By Hillel Aron
By Joseph Tsidulko
By Patrick Range McDonald
By David Futch
By Hillel Aron
By Dennis Romero
By Jill Stewart
By Dennis Romero
These failures might have been addressed by a more vigorous, more independent-minded official. But James Hahn has been a charter member of the go-along, get-along political old-boys club that's run L.A. for decades. Along with Mayors Tom Bradley and Dick Riordan, the D.A.'s Office and most of the City Council, Hahn said nothing publicly during the late '80s as the LAPD worked South-Central like Israeli paratroopers work the West Bank, or when 20 cops stood by chewing gum as Rodney King was brutally beaten, setting the stage for the worst American riots of the 20th century. Nor did he speak out during the years leading up to Rafael Perez's 3,000 pages of damning testimony about the Rampart Division -- years punctuated by telltale cases involving officers like John Shafia.
And yet, throughout a season of recrimination that saw LAPD Chief Bernard Parks and former Los Angeles County District Attorney Gil Garcetti savagely attack and blame each other for the corruption and brutality of the Rampart scandal, James Hahn managed to float serenely above the storm. Now he's a finalist in the biggest race of his life, his bid to finally eclipse his legendary father by ascending to the city's highest office.
He's used his father's name and old political base, and a long record of attending to the business of the city's Democratic machine, to get this far. In recent weeks he's upped the ante, challenging the media to scrutinize the record of rival Antonio Villaraigosa. But Hahn has yet to be called to account for his own record. Given that he wants to be L.A.'s next mayor -- and that the next mayor's first, paramount and continuing task must be the reform of the LAPD -- the question Hahn must answer is this: Can someone who has been a pivotal part of the problem throughout his career be trusted to effect a true transformation of the paramilitary culture at the LAPD once the Rampart scandal has faded?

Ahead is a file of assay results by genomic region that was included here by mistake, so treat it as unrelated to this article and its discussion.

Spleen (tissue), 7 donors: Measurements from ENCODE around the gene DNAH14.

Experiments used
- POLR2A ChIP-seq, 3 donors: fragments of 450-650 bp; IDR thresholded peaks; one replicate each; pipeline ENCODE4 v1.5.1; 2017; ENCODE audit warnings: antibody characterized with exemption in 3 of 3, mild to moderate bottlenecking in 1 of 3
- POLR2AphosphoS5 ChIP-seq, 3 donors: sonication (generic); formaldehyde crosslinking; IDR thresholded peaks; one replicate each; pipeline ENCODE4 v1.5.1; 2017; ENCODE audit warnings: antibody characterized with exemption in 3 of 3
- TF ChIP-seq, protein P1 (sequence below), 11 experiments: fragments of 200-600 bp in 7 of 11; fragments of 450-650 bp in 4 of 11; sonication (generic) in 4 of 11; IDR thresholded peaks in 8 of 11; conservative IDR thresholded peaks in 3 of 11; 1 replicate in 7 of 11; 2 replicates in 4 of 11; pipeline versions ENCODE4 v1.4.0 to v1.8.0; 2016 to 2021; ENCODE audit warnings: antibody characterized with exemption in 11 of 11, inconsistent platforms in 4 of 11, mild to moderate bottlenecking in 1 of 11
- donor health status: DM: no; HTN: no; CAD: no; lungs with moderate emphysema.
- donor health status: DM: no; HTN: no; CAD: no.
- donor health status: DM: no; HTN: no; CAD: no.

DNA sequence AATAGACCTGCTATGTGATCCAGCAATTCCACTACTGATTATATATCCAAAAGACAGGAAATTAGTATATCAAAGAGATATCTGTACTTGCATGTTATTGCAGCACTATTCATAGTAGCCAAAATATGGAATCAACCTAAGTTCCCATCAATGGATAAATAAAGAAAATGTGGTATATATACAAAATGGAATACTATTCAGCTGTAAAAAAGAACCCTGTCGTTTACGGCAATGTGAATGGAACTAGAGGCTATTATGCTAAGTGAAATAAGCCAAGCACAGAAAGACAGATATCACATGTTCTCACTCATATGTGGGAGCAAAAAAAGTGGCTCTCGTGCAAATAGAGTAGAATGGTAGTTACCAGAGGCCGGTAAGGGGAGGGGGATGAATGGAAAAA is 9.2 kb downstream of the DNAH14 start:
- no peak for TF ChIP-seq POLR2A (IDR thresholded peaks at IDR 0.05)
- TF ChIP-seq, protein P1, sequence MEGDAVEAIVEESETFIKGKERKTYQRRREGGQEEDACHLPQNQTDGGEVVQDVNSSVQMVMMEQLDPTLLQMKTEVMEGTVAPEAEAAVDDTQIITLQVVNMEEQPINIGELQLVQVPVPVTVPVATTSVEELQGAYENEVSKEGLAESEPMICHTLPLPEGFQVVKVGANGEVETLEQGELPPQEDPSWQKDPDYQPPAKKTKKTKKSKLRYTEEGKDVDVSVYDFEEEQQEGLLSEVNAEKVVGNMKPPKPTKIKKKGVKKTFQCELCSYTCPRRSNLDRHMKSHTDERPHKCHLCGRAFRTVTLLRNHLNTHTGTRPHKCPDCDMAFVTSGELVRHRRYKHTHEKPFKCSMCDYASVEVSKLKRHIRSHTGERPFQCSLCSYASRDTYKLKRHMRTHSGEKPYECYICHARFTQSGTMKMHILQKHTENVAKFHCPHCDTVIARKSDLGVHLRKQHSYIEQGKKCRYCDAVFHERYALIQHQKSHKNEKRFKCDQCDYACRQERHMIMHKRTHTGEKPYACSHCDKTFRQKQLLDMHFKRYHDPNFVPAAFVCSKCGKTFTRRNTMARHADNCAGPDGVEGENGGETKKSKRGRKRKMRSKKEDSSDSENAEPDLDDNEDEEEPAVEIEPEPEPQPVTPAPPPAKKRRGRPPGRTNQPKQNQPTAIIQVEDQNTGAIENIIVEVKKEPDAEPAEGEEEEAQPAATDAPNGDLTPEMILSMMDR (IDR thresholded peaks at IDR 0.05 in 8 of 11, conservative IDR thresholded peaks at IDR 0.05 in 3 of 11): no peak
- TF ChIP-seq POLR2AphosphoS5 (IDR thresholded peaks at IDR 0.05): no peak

MANAGING A STAFF OF 400 LAWYERS IN OFFICES across the street from City Hall, Hahn has an enormously complex job as city attorney. Along with prosecuting tens of thousands of misdemeanor crimes, he must defend all city agencies -- and especially the LAPD -- against myriad lawsuits.
Those tasks foster an intimate relationship with the department, leaving the city attorney even more entangled with the LAPD than the D.A. As civil rights attorney Paul Hoffman pointed out to the L.A. Times, the City Attorney's Office is the one outside agency "in a unique position of knowing what's going on in the Police Department. There's really no one else in the community other than the Police Department itself that has regular information about what's going on inside the department."
That inside knowledge, in turn, gives rise to a Catch-22 situation, according to seasoned observers such as Superior Court Judge Kenneth Lee Chotiner, veteran police-abuse attorney R. Samuel Paz, and several longtime deputy city attorneys with whom I spoke and who declined to speak for attribution. The city attorney must serve as defense counsel when citizens sue the police, these observers note, and still ferret out lies or other wrongdoing committed by LAPD officers. Yet exposing such misconduct would cost the city millions in civil judgments and awards. Even when his deputies know that the cops are in the wrong, therefore, Hahn's office has either quietly settled with the plaintiff because it had no defense for the officer's conduct, or went to court and lost.
It's a recurring problem, one deputy city attorney explained, which only gets worse as a trial lawyer gains experience: "They know an officer has a prior record of dishonesty, and when he's sued again and again, they know the guy's a bad seed and probably did what he's accused of, and will lie on the stand to save his skin. So because they know, they refuse the case, and it's given to another attorney who may or may not get the information passed on to him . . . There's a built-in conflict of interest in the City Attorney's Office that colors everything that it does."
To his critics, it's a practice for which Hahn himself must answer. As Sam Paz puts it, "To continue to defend cops who act questionably places the city attorney squarely in the middle of an ethical conflict. The dirty cop gets a free ride when the city pays for the defense. At the settlement, the city pays with tax dollars for the consequences of potentially criminal behavior."
"Hahn can't tell Chief Parks, 'Listen, this guy has had four lawsuits filed against him, and he's guilty as sin of this one just like he was the others,'" says another deputy city attorney. "But he could forcefully tell Parks that he needs to change the polices that are allowing such a guy to go and do the things he's been doing."
JAMES HAHN MAINTAINS THAT HE'S performed his watchdog function by alerting the LAPD to problems when they arise. "We've been sending regular reports to the Police Commission and the Police Department on every case that's filed -- what the allegations are, what the settlements are, what the verdicts and settlements are," he said in an interview. "I made a big deal out of the whole risk management of the city, and talked about not only the Police Department but a lot of departments I thought were paying out too much money."